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    Are there limit switches at each end of travel position? Will it need to be stopped at positions other at the two extreme positions? SgtWookie has a couple of really neat reversing systems that he has posted. One of the versions is shown on post #2 here....http://forum.allaboutcircuits.com/showthread.php?t=37345&highlight=motor reverse
    You may need to make minor mods to that circuit to meet your needs. .
  5. threec

    threec Thread Starter New Member

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    So some clarification - we have a remote location that is running mainly on solar power. The shelter as a louvre in it that we want to be able to manually control (open/close). In the shelter we have a management box that monitors for alarms and also has two control relays. These relays can be latched, disengaged (if latched) or momentarily latched remotely by logging into the box.
    I have an actuator to control the louvre and I don't need it to stop half way or anything - going to the ends is fine.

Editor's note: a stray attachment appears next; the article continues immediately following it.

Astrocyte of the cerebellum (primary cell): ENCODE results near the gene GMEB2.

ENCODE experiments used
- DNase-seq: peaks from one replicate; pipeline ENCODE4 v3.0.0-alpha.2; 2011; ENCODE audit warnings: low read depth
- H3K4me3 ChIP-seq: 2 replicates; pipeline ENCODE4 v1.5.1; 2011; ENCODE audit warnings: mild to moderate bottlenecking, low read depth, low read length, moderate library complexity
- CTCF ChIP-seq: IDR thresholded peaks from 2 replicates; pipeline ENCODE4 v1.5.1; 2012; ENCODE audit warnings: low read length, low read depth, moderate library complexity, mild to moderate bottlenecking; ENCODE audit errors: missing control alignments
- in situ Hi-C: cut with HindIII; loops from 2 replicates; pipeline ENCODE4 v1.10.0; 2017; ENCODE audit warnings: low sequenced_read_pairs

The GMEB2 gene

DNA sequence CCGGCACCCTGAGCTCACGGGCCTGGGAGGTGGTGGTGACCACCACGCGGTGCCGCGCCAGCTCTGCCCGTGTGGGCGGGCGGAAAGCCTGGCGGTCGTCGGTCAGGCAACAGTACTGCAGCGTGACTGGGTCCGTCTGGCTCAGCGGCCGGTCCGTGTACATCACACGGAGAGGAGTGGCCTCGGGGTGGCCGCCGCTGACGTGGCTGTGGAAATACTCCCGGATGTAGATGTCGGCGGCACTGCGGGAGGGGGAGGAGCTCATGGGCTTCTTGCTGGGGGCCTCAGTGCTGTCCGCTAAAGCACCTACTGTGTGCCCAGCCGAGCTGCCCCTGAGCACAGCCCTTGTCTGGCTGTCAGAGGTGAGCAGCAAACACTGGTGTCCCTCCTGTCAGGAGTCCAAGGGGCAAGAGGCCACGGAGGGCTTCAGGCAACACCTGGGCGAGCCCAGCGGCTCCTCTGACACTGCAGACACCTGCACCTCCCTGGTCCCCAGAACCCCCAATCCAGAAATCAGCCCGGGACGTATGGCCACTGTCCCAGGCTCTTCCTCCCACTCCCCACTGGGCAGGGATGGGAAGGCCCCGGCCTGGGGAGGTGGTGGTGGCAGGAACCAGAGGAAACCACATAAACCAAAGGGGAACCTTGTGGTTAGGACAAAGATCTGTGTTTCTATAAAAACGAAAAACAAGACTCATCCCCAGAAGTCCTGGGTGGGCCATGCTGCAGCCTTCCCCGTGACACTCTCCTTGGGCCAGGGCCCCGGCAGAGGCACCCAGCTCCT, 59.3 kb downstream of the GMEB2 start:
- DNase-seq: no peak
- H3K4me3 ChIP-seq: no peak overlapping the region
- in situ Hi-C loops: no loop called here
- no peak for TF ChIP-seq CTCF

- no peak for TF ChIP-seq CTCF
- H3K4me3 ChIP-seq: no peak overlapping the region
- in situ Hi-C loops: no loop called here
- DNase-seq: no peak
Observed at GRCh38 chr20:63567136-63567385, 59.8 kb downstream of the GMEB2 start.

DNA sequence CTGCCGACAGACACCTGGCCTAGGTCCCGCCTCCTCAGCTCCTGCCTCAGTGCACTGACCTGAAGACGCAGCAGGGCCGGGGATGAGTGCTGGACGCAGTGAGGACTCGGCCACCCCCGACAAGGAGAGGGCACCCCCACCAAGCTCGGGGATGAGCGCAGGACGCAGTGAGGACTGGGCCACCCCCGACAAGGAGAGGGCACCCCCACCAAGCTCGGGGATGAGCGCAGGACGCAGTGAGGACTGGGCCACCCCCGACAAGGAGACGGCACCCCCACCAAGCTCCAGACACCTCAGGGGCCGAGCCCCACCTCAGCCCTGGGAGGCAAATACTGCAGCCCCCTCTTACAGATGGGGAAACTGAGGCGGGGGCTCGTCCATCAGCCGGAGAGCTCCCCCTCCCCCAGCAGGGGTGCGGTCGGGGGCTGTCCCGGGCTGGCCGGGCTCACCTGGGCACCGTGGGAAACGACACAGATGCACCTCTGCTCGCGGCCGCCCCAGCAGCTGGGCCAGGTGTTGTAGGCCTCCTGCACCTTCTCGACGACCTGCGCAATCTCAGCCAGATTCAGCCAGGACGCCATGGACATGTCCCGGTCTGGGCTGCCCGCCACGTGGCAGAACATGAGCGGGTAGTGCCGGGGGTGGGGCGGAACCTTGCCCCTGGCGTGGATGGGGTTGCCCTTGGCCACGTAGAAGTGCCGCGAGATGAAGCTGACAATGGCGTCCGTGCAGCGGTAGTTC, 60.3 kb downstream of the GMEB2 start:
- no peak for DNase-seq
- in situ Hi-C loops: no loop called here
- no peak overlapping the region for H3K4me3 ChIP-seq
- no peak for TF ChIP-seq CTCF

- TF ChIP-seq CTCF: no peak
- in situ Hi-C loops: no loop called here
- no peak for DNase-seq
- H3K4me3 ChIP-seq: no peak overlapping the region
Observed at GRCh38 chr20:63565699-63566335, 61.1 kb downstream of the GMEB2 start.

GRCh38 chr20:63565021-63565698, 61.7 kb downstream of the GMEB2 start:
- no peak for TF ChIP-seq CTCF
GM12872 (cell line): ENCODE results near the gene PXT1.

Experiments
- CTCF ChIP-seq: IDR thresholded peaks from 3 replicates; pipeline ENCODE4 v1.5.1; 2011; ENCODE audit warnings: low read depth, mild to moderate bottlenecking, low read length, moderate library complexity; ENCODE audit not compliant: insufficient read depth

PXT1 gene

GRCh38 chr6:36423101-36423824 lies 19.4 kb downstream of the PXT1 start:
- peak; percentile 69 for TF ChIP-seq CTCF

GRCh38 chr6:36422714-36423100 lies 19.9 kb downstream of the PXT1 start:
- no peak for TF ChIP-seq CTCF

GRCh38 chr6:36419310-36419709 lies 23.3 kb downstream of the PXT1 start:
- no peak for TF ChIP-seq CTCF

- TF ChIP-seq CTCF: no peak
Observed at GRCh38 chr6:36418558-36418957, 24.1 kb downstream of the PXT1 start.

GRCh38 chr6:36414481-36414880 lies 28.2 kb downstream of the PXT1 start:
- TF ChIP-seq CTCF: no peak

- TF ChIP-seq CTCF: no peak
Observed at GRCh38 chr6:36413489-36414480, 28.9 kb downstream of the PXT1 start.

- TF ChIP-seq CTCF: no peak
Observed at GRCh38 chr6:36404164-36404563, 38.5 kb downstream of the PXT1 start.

The actuator is 24 VDC with max draw of 1.8 amps.
    Applying power is the easy part, but reversing the polarity is where I get confused.
    Thanks
  6. BillB3857

    BillB3857 Senior Member

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    If you aren't wanting to have continuous current draw, you will need a way to know when the actuator has moved to full stroke. Limit switches would be the most reliable but high current draw or time could be used as an alternative. If I were tying to do this, I would use two 555 timers. These timers would drive relays. one for open and one for close. Timers would be set for a period slightly longer than the time required for the actuator to move full stroke. The timers would be individually triggered by your control box. Do you think this would work for you?
  7. threec

    threec Thread Starter New Member